Now that the message of peace on earth, good will toward men, is neatly packed away with the Christmas decorations, we’re in danger of entering our annual relapse into business as usual. Though totally inconsistent with the message of the season we’ve been celebrating, this too often happens.
Those of us who live in a cold climate now brace ourselves for winter winds and lots of snow but we often look forward to a brief break, soon after the beginning of the New Year, called a January thaw. We could use one of those merciful warming times in most of our churches and in many of our homes.
Let’s thaw the frigid feelings that divide us from others. Icy stares and cold meaningless greetings must go. Bitterness and strife between members of congregations can thwart the work of God causing whole communities to suffer.
Melting spiritual ice is no easy task. Real and imaginary wrongs have often built up such strong barricades to blessings that true reconciliation among people who should know better seems out of the question. Yet our Lord came to reconcile us to Himself and commanded that we forgive others as we have been forgiven.
Through her tears, a woman told me how negatively her life had been affected by her unwillingness to forgive. Once she had been one of the most active members of her church. Then she had become bitter toward another person in the congregation and as a result had spent two unhappy years over their disagreement. Now she realized how foolish she had been to carry that old grudge and forgave her adversary.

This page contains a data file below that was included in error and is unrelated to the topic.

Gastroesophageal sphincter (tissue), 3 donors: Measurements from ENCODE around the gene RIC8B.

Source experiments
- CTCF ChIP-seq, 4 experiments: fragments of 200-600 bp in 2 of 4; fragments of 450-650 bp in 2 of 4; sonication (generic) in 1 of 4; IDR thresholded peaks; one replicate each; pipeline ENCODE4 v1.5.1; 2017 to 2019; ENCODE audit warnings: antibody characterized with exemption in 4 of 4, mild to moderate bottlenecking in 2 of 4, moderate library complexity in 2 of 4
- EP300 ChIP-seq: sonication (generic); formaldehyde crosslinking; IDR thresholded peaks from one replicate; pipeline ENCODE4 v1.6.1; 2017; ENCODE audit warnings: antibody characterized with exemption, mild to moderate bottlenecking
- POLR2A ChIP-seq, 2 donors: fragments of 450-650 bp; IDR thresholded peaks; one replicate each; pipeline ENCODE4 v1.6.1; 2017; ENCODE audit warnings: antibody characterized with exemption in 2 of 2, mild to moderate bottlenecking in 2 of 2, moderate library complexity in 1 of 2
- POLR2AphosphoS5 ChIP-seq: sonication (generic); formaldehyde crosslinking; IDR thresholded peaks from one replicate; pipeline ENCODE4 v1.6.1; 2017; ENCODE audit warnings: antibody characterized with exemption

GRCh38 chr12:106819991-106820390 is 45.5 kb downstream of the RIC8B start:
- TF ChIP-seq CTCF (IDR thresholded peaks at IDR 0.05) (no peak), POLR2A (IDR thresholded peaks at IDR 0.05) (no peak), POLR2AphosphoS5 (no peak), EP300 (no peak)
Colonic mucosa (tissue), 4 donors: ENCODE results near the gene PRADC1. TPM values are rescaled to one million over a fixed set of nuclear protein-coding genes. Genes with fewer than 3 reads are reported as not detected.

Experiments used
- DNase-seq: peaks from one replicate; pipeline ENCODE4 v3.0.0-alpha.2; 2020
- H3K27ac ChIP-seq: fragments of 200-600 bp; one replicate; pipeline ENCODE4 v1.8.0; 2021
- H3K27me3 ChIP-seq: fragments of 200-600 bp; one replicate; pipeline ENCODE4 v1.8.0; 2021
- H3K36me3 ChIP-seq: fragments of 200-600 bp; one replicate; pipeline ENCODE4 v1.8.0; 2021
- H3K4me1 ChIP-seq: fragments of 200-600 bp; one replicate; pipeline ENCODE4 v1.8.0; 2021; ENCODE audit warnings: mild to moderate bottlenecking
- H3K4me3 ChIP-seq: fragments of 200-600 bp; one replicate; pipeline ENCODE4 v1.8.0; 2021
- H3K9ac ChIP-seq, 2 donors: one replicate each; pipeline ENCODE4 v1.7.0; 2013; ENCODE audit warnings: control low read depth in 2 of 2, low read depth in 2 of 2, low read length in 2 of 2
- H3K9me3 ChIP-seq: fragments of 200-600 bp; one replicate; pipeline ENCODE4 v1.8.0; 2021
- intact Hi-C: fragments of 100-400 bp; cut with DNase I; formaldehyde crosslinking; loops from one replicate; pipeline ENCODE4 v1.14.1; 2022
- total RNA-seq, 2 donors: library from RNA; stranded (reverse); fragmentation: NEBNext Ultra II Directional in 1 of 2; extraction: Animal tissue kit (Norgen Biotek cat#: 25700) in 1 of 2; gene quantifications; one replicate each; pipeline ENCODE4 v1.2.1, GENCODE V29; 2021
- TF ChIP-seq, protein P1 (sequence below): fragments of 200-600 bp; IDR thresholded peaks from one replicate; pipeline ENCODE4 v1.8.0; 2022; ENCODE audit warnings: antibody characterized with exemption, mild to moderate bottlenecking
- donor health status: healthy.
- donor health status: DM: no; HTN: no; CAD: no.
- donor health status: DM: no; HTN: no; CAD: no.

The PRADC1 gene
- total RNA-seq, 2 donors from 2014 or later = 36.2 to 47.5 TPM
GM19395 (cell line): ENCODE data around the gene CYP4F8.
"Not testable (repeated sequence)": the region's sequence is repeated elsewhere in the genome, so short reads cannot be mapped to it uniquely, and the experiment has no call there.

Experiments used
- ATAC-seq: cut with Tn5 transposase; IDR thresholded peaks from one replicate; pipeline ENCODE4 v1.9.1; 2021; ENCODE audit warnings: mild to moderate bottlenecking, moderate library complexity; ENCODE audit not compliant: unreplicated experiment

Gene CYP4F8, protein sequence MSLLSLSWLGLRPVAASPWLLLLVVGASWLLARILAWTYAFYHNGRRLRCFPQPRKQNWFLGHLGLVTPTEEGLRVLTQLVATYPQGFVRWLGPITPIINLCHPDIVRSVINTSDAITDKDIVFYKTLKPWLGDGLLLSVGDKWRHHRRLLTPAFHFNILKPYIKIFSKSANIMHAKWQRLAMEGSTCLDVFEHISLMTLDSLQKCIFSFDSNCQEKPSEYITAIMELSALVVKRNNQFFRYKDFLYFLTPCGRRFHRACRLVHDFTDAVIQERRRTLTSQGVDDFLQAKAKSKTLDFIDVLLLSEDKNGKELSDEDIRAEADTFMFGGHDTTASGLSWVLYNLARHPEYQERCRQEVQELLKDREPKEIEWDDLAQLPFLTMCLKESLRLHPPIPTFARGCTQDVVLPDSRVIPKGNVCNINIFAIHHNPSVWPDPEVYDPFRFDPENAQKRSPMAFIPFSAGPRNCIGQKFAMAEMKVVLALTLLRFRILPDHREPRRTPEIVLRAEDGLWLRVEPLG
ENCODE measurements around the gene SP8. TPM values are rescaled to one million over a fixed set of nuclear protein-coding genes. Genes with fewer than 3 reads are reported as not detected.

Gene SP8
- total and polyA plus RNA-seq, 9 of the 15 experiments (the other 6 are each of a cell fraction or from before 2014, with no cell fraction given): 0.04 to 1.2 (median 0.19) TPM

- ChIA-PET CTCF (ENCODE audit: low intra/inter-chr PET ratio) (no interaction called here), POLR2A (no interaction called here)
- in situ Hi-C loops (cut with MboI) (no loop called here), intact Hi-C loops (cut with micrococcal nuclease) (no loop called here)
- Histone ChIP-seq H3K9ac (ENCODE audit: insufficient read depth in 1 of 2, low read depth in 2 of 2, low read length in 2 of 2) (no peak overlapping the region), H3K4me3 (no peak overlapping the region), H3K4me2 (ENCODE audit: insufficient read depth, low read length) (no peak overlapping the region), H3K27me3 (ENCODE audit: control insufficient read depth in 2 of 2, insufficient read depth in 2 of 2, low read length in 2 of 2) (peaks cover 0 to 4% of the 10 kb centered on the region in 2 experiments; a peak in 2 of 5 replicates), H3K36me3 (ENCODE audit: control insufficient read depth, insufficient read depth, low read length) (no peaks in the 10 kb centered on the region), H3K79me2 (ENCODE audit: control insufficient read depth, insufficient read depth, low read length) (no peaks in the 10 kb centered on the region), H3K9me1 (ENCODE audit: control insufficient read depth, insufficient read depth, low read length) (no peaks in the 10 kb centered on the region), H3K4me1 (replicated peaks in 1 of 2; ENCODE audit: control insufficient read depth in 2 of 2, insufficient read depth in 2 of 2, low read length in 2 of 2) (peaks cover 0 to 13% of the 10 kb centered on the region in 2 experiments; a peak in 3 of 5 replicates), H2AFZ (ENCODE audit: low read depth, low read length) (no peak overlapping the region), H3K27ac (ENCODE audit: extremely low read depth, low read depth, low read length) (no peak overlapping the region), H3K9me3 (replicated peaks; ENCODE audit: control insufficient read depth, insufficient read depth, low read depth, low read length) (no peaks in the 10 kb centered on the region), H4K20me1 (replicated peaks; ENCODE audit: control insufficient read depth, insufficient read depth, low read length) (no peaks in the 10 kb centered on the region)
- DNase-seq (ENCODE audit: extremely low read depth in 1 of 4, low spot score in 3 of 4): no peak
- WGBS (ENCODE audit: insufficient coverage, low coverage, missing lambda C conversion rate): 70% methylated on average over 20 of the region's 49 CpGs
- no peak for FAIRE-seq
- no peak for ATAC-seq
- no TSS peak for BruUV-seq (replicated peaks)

The reconciliation of these two who had been at odds was great news. But the two years they had lost could never be regained. Readiness to forgive at the time of the offense could have rescued them from these years of misery.
A free flow of forgiveness would revive most churches. Barriers erected long ago would fall. Efforts now spent by church leaders in holding the church together and catering to warring factions could be given to reaching out to the community.
Power to forgive comes from realizing we have been forgiven. And both our own forgiveness and the ability to forgive others are the results of God’s love.
The first century church was a tiny minority in a dangerous and hostile world but they knew their situation called for unity so they laid aside their differences in order to fulfill their mission. They loved one other, forgave one another, shared their burdens and became known as people of one accord. We’re still benefiting from the thawing among them that enabled them to reach their world.
The warmth of love in any church can be felt by members and visitors, as can the chill of congregational conflict. What’s the feel of your fellowship?
We’re living in dangerous times and the message of your church is needed as much as at any period of history. What are you going to do about it?
Try forgiving those who have wronged you and you may able to start the needed January thaw that will revive your church and change your life.
Roger Campbell is an author, a broadcaster and columnist who was a pastor for 22 years. He can be reached at firstname.lastname@example.org.